The recipe for Pringles chips was patented by Alexander L. Liepa in the 1950s. They first began to be sold in America in October 1968 and were then called Pringle's Newfangled Potato Chips (until 1975).
In 1970, Procter & Gamble first released chips in a tall cylindrical can with a mustachioed baker, Julius Pringle. The first metal can of Pringles was invented by chemical engineer Fred Bohr.
In 2009 World's Food named Pringles the world's most popular potato chips. At the same time, the total annual sales volume [when?] exceeds a billion dollars. Pringles chips sold in Russia are usually produced at the company's factories in Poland in the city of Kutno.
Pringles have about 42% potato content, the remainder being wheat starch and flours (potato, corn, and rice) combined with vegetable oils, an emulsifier, salt, and seasoning. Other ingredients can include sweeteners such as maltodextrin and dextrose, monosodium glutamate (MSG), disodium inosinate, disodium guanylate, sodium caseinate, modified food starch, monoglyceride and diglyceride, autolyzed yeast extract, natural and artificial flavorings, malted barley flour, wheat bran, dried black beans, sour cream, cheddar cheese, etc.; Pringles varieties vary in their ingredients.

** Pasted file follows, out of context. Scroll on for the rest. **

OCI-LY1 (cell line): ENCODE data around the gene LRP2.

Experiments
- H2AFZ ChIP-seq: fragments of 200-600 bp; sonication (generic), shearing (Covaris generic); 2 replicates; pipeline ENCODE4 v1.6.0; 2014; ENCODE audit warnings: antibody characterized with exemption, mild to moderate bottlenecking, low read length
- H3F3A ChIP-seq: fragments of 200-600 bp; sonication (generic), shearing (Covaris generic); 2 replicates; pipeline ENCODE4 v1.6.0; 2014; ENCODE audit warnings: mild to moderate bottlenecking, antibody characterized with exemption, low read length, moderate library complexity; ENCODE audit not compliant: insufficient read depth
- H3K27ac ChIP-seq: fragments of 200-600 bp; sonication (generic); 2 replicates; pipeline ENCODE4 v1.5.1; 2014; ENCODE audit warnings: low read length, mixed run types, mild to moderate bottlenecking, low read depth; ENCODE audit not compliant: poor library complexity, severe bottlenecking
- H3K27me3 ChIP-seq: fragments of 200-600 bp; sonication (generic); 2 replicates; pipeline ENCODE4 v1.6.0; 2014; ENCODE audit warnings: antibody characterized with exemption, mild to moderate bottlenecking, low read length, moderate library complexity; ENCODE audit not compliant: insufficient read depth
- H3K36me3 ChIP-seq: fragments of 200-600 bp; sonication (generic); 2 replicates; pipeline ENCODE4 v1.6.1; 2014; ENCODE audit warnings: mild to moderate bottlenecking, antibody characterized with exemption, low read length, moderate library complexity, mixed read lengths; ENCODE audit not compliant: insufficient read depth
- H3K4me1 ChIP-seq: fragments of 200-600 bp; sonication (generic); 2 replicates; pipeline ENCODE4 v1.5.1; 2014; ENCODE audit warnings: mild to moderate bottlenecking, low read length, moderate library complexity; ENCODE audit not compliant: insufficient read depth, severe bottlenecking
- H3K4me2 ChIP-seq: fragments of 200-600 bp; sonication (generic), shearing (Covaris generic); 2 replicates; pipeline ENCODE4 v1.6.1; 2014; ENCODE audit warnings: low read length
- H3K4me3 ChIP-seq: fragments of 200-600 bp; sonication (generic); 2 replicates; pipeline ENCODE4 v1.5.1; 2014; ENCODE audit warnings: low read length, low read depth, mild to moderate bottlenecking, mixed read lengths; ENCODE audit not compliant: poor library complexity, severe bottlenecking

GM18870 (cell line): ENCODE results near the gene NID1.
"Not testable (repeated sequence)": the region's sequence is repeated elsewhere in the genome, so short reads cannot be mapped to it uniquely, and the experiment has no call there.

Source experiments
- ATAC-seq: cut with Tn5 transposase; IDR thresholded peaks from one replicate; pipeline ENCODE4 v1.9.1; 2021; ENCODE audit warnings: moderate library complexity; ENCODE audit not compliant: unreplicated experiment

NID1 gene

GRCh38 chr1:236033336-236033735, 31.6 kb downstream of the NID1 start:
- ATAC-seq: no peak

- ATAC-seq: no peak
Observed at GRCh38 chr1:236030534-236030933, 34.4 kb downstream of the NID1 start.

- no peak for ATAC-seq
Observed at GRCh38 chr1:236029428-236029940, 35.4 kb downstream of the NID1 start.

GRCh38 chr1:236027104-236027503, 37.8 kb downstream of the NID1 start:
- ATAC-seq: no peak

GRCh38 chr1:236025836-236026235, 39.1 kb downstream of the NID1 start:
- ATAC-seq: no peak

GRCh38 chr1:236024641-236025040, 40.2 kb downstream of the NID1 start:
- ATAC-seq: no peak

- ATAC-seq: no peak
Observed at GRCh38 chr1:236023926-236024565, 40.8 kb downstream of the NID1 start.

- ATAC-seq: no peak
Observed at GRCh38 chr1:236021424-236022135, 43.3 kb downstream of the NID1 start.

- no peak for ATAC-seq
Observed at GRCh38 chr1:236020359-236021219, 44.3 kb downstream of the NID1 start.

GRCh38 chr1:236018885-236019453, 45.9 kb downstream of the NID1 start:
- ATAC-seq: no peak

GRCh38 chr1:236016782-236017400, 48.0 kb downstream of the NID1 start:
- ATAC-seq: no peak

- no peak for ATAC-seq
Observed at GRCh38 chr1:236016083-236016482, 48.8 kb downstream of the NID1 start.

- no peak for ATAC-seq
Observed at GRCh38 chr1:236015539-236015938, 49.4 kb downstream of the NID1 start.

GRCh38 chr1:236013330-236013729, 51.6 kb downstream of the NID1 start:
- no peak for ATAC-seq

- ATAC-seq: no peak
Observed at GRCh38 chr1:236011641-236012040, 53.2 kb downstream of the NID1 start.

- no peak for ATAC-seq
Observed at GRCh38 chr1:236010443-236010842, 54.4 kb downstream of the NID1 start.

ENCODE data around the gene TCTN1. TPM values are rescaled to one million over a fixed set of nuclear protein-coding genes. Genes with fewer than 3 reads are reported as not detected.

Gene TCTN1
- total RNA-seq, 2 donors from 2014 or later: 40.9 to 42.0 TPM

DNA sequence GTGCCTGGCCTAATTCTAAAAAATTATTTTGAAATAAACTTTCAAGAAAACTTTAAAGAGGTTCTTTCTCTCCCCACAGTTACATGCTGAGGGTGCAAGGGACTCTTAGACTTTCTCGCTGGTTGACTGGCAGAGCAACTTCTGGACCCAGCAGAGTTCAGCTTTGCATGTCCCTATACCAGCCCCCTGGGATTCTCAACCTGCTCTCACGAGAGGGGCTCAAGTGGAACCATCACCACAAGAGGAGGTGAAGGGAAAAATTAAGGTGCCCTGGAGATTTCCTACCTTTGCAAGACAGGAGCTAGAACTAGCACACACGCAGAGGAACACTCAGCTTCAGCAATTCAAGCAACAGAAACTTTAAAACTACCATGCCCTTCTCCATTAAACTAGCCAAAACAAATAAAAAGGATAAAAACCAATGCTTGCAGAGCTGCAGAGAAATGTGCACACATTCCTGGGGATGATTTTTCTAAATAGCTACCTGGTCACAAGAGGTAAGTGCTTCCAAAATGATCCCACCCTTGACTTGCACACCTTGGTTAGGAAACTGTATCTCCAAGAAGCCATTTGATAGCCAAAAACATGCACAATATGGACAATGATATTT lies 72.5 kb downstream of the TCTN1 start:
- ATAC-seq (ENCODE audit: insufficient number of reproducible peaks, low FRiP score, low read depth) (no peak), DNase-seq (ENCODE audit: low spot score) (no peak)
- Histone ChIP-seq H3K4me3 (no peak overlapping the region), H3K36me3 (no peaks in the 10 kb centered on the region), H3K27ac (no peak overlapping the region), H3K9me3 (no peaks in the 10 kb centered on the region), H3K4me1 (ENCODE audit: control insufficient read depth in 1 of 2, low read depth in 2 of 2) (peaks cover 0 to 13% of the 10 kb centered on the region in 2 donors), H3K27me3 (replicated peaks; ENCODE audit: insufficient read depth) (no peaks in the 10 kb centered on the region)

Pringles also produces several "tortilla" and "multi-grain" varieties which have some of their base starch ingredients replaced with corn flour, rice, wheat bran, black beans, and barley flour. At one point in the early 1990s, "Corn Pringles" were available; the canister was black and had cartoon images of corn. The chips were made of corn and resembled a corn chip in flavor and texture. Rice Pringles were also available in the UK although they have since been discontinued.
How the Pringles and their talisman have changed
January 15, 2021